policy differences nor were they to protect a Senator's constituents. Instead,
in virtually every case, they were simply to thwart the ability of the Senate
"So yes, this is a sad day. The Senate is forced to take up
a six month continuing resolution instead of acting upon regular appropriations
bills. The bipartisan zeal for regular order last spring has been crushed by
dilatory tactics of a few members that have wasted the Senate's time. At some
point, this body needs to alter either its behavior or its rules.
"Mr. President, in addition to discretionary funding, the
continuing resolution also provides $99 billion for overseas contingencies, as
requested and necessary for the coming year. Further, it continues funding at
current levels to pay for disasters under FEMA and to fight fraud waste and
abuse in the Social Security Program. Each of these is consistent with the
authorities included in the Budget Control Act.
"In addition, the bill before the Senate provides only the
bare minimum of provisions that is necessary to maintain the functions of the
Federal government. The Administration sought approximately 78 proposals to
ensure that critical programs and authorities could be continued for the next
six months. This bill includes only about half of them because the House was
unwilling to allow more. Provisions deemed essential by the Secretary of Defense
to preserve authorities for on-going programs in support of our efforts in
Afghanistan and Iraq are not in the bill. Special provisions to allow the
Department of Defense to award contracts for a few critical programs were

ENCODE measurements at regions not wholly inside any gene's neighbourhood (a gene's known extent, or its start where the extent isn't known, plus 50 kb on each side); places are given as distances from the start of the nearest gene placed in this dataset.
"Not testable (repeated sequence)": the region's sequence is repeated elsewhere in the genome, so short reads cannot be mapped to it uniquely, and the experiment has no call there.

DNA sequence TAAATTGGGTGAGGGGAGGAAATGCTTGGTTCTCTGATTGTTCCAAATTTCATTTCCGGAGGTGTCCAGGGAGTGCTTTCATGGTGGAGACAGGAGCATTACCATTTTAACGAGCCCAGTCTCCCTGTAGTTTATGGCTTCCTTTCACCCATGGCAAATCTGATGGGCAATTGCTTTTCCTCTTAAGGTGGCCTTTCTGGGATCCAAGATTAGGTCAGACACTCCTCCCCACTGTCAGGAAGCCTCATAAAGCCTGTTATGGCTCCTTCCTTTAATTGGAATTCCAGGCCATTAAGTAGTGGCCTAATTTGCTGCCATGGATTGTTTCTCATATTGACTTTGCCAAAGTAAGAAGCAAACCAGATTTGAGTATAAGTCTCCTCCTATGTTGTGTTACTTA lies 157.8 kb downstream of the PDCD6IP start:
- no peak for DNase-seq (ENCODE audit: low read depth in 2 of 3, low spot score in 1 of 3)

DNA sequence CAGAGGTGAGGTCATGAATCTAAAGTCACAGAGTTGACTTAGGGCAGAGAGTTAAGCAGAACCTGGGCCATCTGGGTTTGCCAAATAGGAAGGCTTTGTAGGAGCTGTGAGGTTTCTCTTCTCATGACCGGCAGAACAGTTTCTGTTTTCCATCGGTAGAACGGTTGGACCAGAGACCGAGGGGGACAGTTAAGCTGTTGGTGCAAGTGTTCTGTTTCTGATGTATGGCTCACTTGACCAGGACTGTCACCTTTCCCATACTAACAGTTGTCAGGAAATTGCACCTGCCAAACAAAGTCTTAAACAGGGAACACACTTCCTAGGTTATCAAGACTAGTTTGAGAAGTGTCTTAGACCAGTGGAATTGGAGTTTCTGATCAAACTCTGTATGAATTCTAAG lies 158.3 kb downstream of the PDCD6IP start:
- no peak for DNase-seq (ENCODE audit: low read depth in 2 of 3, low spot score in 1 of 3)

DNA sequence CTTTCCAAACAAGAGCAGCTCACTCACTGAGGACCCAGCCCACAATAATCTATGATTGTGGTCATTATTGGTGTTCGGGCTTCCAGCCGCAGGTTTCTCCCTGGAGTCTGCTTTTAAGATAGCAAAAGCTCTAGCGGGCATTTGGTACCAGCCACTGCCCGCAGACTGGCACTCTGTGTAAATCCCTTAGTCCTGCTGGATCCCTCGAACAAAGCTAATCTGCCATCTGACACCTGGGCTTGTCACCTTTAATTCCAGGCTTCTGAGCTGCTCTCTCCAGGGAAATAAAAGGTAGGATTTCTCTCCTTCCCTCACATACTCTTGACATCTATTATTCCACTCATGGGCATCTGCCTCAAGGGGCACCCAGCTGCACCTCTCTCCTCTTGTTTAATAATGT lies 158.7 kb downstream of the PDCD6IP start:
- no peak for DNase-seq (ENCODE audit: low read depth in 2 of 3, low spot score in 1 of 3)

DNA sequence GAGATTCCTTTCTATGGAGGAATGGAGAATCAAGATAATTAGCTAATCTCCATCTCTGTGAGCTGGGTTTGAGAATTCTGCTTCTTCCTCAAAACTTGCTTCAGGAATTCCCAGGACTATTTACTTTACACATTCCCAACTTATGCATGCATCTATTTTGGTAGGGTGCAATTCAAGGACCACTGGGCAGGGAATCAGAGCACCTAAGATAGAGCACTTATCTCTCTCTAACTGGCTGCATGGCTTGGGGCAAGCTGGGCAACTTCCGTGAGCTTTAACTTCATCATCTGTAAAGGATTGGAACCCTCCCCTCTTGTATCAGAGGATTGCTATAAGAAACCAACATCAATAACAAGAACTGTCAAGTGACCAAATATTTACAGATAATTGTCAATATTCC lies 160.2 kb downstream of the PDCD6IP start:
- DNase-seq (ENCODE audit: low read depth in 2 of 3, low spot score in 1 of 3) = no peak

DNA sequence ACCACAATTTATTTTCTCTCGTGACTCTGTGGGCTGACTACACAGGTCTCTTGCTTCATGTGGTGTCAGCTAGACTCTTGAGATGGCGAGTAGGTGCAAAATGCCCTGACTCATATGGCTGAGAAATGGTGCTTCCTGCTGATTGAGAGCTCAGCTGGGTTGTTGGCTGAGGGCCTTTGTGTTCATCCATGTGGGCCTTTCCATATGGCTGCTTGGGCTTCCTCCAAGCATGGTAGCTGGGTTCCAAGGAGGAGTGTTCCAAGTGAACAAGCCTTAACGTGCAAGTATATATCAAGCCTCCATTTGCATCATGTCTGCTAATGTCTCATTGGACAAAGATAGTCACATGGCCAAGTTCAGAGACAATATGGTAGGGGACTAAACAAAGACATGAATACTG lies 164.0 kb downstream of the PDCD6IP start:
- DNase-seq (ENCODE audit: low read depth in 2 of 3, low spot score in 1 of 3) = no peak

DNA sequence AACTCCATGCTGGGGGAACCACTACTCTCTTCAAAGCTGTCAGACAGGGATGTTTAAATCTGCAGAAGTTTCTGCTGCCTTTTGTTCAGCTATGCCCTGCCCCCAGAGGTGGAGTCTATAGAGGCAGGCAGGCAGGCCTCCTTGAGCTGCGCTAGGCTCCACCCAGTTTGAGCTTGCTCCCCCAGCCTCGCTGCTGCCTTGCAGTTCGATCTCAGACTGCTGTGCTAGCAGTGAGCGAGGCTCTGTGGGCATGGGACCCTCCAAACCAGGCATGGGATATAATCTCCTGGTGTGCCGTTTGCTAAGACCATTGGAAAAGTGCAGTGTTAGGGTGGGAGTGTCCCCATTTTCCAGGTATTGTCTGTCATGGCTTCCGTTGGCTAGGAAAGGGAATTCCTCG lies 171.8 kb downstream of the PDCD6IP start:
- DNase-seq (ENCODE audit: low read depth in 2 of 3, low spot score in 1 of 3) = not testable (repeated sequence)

denied. Additional funding to activate new federal prisons that currently sit empty
was not included. The bill denies necessary authorities for dozens of programs.
In some cases the Administration will find cumbersome work-arounds. For others
it will have to slow down work on on-going programs, increasing cost and
inefficiency. And, many programs will simply have to cease activity and await
additional Congressional action on appropriations bills.
"We urged the House to include many more of the provisions
requested by the Administration, but they refused. The bill would have been far
better had more of these requirements been met. Yet, I would point out that the
House has not played favorites. No Department was granted all the authorities
it required. The Defense Department has not been singled out for special help
by House Republicans. If anything it has been treated more harshly than many
"Mr. President I support this bill because opposing it is not
a responsible alternative. No one should be interested in delaying or defeating
this bill. We simply cannot afford to shut down government operations.
"I urge my colleagues to join me in voting for the bill
which will preserve our government. It is lean and stripped down, but it
contains the funding and minimal authorities essential to ensure that the
services provided for all Americans can be continued over the coming months."